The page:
This problem also appears when overriding a method which accepts a variadic argument. Consider the following example:

class A {
  func foo(bar: Int...) { /* ... */ }
}

class B: A {
  override func foo(bar: Int...) {
    // No way to call super.foo(bar:) with bar
  }
}

Proposed solution

Introduce a new prefix * operator, which can be used to pass the elements of an Array as variadic arguments. The operator may be used as follows:

func foo(bar: Int...) { /* ... */ }

foo(bar: 1, 2, 3)
foo(bar: *[1, 2, 3]) // Equivalent

The Array passed as variadic arguments need not be an array literal. The following examples would also be considered valid:

let x: [Int] = /* ... */
foo(bar: *x)                        // Allowed
foo(bar: *([1] + x.map { $0 - 1 })) // Also Allowed

The new operator also enables flexible forwarding of variadic arguments. This makes it possible to express something like the following:

func log(_ args: Any..., isProduction: Bool) {
  if isProduction {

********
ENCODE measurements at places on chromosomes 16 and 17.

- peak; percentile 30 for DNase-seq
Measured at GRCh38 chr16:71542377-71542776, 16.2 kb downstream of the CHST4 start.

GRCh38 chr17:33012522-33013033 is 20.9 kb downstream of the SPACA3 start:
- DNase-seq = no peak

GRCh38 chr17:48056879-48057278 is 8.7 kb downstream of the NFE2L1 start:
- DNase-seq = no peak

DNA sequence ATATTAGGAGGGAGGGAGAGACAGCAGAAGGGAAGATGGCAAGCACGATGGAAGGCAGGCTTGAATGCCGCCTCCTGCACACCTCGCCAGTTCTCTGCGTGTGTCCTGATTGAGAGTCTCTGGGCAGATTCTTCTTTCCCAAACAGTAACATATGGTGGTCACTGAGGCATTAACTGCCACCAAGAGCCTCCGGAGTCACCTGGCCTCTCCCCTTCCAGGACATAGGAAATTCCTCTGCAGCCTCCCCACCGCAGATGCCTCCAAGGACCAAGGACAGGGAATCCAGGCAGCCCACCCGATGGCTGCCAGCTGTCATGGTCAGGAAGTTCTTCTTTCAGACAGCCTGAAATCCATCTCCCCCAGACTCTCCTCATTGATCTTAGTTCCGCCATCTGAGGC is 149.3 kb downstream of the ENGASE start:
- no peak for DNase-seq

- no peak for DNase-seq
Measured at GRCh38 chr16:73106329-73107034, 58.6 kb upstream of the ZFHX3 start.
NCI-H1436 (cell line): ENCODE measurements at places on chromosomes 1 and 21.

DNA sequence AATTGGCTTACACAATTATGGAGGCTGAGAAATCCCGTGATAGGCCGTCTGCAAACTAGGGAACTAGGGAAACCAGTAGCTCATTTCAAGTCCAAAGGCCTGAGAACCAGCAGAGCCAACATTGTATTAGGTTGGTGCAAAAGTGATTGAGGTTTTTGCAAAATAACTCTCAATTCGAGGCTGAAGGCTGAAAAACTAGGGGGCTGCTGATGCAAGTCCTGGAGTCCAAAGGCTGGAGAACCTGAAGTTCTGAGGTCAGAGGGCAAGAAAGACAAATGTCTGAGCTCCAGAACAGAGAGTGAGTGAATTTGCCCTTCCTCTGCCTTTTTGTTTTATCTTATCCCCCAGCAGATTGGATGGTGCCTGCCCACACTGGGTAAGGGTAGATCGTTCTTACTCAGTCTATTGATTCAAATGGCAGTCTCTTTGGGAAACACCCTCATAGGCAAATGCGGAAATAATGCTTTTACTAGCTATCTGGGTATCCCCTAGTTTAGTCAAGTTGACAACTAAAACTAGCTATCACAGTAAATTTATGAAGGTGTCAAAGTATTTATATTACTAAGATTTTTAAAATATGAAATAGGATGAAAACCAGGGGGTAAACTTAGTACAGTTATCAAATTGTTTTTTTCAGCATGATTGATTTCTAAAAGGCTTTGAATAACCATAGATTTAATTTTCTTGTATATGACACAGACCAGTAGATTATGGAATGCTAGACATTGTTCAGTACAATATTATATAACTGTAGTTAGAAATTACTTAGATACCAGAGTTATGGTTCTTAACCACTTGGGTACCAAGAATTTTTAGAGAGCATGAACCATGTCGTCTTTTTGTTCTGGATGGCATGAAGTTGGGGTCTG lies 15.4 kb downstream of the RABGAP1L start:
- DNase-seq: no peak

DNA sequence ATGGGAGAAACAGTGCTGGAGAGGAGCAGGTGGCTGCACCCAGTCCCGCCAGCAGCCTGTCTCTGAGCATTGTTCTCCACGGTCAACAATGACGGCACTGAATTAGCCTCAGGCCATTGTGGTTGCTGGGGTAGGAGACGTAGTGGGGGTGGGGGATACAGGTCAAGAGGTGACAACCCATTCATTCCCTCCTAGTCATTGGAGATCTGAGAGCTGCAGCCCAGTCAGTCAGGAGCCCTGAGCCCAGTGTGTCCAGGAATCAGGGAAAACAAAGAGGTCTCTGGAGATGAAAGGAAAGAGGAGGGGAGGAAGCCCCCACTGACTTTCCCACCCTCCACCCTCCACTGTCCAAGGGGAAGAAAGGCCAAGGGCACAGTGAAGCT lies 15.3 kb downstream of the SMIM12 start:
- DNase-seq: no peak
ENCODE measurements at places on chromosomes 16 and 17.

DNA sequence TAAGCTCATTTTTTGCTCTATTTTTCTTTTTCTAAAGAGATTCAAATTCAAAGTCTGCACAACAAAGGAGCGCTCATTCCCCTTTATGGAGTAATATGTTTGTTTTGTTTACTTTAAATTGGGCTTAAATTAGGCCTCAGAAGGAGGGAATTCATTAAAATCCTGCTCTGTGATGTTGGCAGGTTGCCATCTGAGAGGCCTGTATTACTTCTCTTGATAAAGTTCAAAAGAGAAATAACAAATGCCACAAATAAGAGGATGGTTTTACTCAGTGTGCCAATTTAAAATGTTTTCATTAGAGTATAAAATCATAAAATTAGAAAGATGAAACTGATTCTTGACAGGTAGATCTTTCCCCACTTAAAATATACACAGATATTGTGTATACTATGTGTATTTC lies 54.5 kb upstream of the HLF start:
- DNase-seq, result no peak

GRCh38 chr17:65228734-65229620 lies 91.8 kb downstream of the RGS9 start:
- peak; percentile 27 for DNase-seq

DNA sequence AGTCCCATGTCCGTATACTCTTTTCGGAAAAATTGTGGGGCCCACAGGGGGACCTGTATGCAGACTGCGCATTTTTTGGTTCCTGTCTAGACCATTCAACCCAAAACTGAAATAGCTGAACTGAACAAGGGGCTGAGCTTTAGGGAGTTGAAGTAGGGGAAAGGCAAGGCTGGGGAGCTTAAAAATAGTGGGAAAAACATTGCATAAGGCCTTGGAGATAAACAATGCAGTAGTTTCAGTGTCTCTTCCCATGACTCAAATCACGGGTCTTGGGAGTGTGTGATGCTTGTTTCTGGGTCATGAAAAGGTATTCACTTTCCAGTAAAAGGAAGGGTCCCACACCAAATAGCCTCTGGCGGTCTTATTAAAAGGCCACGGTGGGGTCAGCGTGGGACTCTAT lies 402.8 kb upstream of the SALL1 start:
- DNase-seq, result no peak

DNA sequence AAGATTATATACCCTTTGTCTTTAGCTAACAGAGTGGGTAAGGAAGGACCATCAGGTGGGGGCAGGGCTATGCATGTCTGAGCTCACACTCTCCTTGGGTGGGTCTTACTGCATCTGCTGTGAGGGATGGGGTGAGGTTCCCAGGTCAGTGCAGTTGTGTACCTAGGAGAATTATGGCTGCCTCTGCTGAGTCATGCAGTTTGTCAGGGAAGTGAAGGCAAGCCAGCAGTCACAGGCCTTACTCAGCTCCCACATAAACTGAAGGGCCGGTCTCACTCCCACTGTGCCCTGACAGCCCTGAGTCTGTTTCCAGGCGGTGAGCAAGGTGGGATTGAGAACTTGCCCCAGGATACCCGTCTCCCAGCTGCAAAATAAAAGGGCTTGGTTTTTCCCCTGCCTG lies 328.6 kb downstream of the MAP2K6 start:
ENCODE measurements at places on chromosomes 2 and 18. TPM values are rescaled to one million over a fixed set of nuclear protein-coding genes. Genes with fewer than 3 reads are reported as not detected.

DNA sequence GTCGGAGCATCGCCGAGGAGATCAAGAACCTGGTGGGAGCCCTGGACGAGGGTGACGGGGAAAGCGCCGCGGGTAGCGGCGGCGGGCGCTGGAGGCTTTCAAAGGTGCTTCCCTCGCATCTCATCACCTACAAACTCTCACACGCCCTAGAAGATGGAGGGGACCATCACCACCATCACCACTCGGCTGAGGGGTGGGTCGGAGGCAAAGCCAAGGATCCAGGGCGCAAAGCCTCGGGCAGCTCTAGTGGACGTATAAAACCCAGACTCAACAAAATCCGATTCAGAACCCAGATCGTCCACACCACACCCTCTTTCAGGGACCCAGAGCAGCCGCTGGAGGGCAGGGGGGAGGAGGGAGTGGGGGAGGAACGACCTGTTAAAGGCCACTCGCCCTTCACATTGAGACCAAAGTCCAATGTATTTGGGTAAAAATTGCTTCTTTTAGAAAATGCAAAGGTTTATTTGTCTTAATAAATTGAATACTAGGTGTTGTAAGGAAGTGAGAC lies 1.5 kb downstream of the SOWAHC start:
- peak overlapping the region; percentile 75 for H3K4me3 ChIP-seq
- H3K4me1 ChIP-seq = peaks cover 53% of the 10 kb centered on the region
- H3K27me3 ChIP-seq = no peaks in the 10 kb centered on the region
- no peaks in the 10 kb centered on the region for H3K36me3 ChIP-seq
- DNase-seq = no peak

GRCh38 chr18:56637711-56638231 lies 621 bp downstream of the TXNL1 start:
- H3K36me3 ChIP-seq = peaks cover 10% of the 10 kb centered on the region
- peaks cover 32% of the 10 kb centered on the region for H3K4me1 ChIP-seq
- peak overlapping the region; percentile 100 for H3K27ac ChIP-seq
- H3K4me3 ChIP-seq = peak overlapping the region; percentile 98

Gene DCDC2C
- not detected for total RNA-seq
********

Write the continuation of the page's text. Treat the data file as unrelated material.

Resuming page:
// ...
  } else {
    print(*args)
  }
}

It also makes it possible to call super when overriding methods which accept variadic arguments:

class A {
  func foo(bar: Int...) { /* ... */ }
}

class B: A {
  override func foo(bar: Int...) {
    super.foo(bar: *bar)
    // Custom behavior
  }
}

Detailed design

Operator

This proposal introduces a new operator to the standard library, prefix *. The operator's implementation will be internal to the compiler, but it can be thought of as effectively having the following signature:

prefix operator *

prefix func *<T>(_ array: [T]) -> T...

In practice, the operator will be declared in the standard library with an unused implementation. It will be flagged with an @_semantics attribute which the compiler will recognize and use to generate the necessary code. However, type checking will otherwise work the same as for any other operator.

Semantic Restrictions

Array splatting using * may only be used as the top-level expression of a function or subscript argument. Attempting to use it anywhere else will result in a compile time error. This restriction is equivalent to the one imposed on the use of & with inout arguments.